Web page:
Web Attack Targets Financial Data
A new Internet attack discovered this week was designed by an infamous group of Russian virus writers to steal credit card and other financial information from Web surfers and send it to Web sites where it can be retrieved by hackers, security experts warn.
According to Hypp
This code, which security researchers are calling "Scob," connects the user's PC to Web addresses run by the hackers from which they can silently download and install a Trojan horse. This then uses a keystroke logger to collect Web surfers' passwords, logins, PayPal payment data, and other sensitive information, Hypp
"It just boggles the mind when you see the amount of information available on these sites--credit card numbers, banking information--and its available to anyone who knows the Web sites," Hypp
He adds, however, that the Web addresses where the information is being stored are not obvious and that potential hackers would have to reverse engineer the code to find them.
Law authorities, who were already investigating the Korgo group, have an open investigation into the case and are working on shutting down the sites, Hypp
Graham Cluley, senior technology consultant at security firm Sophos, says that his team has also connected the threat to the Korgo group. However, he says that in their research they have not been able to get through to the Web addresses that download the Trojan horse.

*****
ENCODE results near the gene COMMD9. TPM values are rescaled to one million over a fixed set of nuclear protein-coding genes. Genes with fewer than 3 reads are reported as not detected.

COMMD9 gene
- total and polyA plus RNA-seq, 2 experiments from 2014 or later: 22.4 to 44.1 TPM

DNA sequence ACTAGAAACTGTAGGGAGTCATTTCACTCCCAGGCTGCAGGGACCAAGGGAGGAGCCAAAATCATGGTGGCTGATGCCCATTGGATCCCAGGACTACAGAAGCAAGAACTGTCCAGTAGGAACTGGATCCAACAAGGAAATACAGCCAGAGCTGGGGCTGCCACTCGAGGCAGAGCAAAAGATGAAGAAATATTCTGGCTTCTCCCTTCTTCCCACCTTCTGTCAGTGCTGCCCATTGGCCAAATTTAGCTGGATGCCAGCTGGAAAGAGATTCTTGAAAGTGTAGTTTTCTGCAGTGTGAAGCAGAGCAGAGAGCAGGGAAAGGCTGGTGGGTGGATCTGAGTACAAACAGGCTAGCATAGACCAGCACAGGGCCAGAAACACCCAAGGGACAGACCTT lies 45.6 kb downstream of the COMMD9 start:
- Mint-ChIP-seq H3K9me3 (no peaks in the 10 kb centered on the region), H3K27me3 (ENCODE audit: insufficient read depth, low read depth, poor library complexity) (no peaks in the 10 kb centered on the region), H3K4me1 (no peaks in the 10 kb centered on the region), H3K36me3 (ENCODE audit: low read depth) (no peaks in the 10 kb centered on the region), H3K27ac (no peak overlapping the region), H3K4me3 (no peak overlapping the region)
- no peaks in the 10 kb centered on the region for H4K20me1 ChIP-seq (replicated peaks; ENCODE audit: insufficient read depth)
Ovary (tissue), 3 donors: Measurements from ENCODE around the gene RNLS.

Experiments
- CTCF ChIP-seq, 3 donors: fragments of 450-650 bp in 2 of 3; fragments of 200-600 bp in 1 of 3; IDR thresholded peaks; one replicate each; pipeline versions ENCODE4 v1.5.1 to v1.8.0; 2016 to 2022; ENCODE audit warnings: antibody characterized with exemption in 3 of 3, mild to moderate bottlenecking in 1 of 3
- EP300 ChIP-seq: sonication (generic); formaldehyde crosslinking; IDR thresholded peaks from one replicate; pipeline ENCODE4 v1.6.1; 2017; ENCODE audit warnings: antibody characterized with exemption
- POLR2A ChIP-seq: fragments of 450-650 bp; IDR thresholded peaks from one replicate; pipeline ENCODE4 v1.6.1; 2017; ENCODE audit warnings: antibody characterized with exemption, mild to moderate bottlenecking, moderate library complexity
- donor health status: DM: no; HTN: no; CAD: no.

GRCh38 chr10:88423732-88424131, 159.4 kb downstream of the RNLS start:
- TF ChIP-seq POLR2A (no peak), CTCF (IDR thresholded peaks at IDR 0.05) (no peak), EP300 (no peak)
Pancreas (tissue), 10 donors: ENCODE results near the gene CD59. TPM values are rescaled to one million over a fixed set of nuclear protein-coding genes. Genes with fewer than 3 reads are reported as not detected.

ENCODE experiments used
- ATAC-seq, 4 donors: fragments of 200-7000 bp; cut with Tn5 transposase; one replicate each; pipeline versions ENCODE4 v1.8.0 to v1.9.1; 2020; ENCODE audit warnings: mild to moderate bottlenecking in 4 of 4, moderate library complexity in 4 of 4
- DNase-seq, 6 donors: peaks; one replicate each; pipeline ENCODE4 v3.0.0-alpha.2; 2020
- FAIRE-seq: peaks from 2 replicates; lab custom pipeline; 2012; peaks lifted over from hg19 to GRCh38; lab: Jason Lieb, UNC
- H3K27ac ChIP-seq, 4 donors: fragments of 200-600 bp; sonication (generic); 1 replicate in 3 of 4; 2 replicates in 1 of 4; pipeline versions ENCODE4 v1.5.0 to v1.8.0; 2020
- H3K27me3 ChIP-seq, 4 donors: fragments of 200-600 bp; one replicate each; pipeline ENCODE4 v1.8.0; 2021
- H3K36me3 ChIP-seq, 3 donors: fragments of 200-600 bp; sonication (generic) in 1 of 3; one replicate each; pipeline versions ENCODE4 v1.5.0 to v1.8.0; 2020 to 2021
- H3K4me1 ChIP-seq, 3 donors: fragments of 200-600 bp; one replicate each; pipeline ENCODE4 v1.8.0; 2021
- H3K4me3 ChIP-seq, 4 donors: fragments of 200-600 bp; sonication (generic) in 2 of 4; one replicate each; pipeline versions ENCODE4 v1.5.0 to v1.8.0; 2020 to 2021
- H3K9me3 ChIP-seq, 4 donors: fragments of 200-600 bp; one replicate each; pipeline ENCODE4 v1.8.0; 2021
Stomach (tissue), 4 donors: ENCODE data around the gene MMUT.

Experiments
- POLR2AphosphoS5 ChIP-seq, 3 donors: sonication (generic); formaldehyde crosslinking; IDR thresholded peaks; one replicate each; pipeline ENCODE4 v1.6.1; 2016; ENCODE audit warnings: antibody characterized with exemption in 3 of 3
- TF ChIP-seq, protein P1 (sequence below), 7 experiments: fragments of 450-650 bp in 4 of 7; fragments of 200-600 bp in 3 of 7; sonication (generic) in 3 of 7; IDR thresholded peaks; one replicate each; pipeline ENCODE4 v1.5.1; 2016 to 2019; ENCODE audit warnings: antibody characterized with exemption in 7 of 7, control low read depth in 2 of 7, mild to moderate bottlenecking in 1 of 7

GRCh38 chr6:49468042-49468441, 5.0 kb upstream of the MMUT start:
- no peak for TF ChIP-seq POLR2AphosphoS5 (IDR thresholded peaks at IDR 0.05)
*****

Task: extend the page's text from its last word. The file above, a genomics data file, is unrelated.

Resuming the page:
"So far it doesn't cause much harm, but the hackers could choose to redirect users to other addresses that work," he says.
Cluley also warns that the hackers could choose to change the Trojan horse, enabling it to launch a spam or denial-of-service attack. "The world is really their oyster," he says.
Security experts have said that the attack only affects users of certain versions of Microsoft's Internet Explorer browser.
Additionally, Cluley says that it appears that the threat only affects Web servers running Microsoft IIS 5 (Internet Information Services) Web Server software and not Microsoft IIS 6, which comes with Windows 2003 Server.
In the meantime, various antivirus firms are working to update their products to protect against the threat. As of early Friday morning, F-Secure had updated its offering to protect users, Hypp
Additionally, Cluley says that there has been some evidence that Web sites have been able to avoid the threat because they downloaded a patch made available by Microsoft in April to thwart the Sasser worm.
"Our advice is that everyone download the Sasser patch," Cluley says. "And really, sites that haven't done so yet, that have slept through the whole Sasser hoopla, really cannot say that they take their network security seriously."
Because most sites should have patched against Sasser, and Sophos has been unable to connect to the addresses hosting the Trojan horse code, Cluley believes that the attack is not a huge threat so far. However, he warns that this could change.
The threat was initially detected late Thursday, with managed security services firm NetSec and the SANS Institute's Storm Center warning against the vulnerability.
So far all of the security researchers have remained tight-lipped about which major Web sites are being affected by the attack. It is also unclear how many users and sites have been affected so far.